Unravelling the efficient catalytic performance of ozone decomposition over nitrogen-doped manganese oxide catalysts under high humidity†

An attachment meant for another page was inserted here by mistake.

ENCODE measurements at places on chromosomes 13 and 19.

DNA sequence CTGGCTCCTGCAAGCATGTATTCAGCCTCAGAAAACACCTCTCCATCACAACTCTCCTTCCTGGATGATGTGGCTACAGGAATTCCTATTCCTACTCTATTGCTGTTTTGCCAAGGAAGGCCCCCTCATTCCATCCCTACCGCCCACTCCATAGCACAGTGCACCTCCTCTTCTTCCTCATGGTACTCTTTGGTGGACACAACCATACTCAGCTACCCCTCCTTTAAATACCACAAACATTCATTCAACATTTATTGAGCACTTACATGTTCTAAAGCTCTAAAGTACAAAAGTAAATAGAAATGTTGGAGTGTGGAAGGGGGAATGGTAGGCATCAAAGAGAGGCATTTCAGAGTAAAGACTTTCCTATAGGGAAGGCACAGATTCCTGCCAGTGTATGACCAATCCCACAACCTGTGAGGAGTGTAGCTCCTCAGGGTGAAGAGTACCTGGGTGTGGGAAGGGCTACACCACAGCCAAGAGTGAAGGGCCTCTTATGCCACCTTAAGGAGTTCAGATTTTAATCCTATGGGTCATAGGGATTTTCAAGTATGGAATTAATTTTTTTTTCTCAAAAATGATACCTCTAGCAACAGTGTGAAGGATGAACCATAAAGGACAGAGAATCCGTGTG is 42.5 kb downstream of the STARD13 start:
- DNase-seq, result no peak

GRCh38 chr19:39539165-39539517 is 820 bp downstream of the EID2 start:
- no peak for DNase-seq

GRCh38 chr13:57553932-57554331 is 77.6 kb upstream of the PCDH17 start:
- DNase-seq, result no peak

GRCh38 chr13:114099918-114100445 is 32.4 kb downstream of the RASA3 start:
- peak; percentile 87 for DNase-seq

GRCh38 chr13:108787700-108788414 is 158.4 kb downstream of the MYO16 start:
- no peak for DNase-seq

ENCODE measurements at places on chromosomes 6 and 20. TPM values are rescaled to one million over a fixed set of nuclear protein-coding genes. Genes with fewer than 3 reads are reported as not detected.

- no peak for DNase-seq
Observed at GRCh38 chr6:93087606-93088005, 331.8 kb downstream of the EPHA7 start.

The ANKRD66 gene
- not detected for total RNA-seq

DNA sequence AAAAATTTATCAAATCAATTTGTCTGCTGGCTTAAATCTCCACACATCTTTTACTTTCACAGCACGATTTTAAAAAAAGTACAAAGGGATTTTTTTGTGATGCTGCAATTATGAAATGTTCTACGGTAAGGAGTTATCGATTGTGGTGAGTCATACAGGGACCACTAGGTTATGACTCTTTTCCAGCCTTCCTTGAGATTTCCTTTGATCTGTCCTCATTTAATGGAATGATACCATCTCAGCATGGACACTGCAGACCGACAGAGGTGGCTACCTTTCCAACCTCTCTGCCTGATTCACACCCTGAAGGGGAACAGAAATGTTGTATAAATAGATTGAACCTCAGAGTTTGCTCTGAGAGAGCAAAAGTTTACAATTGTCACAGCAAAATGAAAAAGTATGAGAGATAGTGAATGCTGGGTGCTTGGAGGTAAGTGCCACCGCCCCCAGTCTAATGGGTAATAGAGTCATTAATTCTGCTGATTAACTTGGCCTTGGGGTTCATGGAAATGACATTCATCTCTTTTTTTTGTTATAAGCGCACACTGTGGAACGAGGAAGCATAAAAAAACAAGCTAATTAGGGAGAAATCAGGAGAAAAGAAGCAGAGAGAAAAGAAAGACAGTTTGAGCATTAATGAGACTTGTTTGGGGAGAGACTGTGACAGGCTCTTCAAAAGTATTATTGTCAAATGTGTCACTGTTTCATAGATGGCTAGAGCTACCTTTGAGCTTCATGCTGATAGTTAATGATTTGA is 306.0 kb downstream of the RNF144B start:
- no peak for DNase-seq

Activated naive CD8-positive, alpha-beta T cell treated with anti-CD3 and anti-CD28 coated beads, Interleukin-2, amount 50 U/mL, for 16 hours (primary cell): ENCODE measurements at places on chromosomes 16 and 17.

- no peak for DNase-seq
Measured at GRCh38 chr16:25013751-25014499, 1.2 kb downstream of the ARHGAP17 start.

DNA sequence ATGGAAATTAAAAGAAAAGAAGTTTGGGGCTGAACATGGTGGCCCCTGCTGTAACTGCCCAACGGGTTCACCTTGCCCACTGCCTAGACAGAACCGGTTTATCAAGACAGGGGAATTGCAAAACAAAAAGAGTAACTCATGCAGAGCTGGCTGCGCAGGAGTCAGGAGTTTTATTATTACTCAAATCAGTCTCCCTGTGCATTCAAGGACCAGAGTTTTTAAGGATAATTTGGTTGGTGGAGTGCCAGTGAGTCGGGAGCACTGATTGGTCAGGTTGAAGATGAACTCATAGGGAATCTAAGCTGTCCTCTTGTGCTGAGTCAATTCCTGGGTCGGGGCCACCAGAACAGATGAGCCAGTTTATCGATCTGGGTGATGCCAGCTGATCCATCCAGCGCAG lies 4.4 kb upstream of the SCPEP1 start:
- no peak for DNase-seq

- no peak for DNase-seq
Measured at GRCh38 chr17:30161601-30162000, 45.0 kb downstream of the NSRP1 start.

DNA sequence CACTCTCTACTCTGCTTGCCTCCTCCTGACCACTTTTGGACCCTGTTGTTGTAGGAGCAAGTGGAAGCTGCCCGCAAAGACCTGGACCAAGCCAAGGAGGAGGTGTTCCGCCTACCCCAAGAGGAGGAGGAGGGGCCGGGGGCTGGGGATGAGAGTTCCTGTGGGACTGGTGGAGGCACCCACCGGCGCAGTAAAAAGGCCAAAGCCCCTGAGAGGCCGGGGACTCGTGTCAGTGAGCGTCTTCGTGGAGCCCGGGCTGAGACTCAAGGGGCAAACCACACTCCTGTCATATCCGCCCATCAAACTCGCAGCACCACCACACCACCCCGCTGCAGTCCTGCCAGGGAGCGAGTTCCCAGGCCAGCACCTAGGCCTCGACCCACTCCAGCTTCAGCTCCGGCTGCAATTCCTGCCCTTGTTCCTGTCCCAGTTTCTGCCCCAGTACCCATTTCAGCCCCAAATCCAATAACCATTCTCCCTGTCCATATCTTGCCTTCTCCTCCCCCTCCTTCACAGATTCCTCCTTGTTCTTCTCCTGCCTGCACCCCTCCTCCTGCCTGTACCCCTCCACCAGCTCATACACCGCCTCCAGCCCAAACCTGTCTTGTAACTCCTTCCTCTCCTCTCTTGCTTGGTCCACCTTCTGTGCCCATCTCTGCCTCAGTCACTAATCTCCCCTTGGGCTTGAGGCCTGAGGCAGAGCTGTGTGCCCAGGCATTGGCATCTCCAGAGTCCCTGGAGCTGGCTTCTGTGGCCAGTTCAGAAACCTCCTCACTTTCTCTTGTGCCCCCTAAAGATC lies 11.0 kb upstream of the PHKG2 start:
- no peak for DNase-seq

Catalytic decomposition, as a promising method for ozone elimination from ground level air or indoors, is, however, still incredibly challenging, due to the lack of stability of the available catalysts. Herein, a series of nitrogen-doped MnO-Mn2N0.86@C catalysts were prepared by pyrolysis of manganese acetate and melamine mixtures. Nitrogen-doping into the manganese oxides was observed at a high pyrolysis temperature, and this resulted in the increase of the oxygen vacancy density on the surface of the catalyst. Furthermore, the Mn species of the tubular MnO-Mn2N0.86@C-850 catalyst were coated by a carbon layer, and this could significantly improve the water vapor resistance of the catalyst under high humidity. The ozone decomposition conversion reached nearly 100% using the MnO-Mn2N0.86@C-850 catalyst, and this is clearly better than the widely studied OMS-2 catalyst and active carbon. Combined with the results of the catalytic performance and the Mn species in the catalysts, the ozone decomposition activities were revealed in the order: Mn2N0.86 > MnO2 > MnO > Mn3O4 > Mn2O3. The MnO-Mn2N0.86@C-850 catalyst showed the highest activity and stability, and this can be ascribed to the existence of a high surface area and increased oxygen vacancy density on the surface of the catalyst through nitrogen doping, as well as the presence of a hydrophobic carbon layer.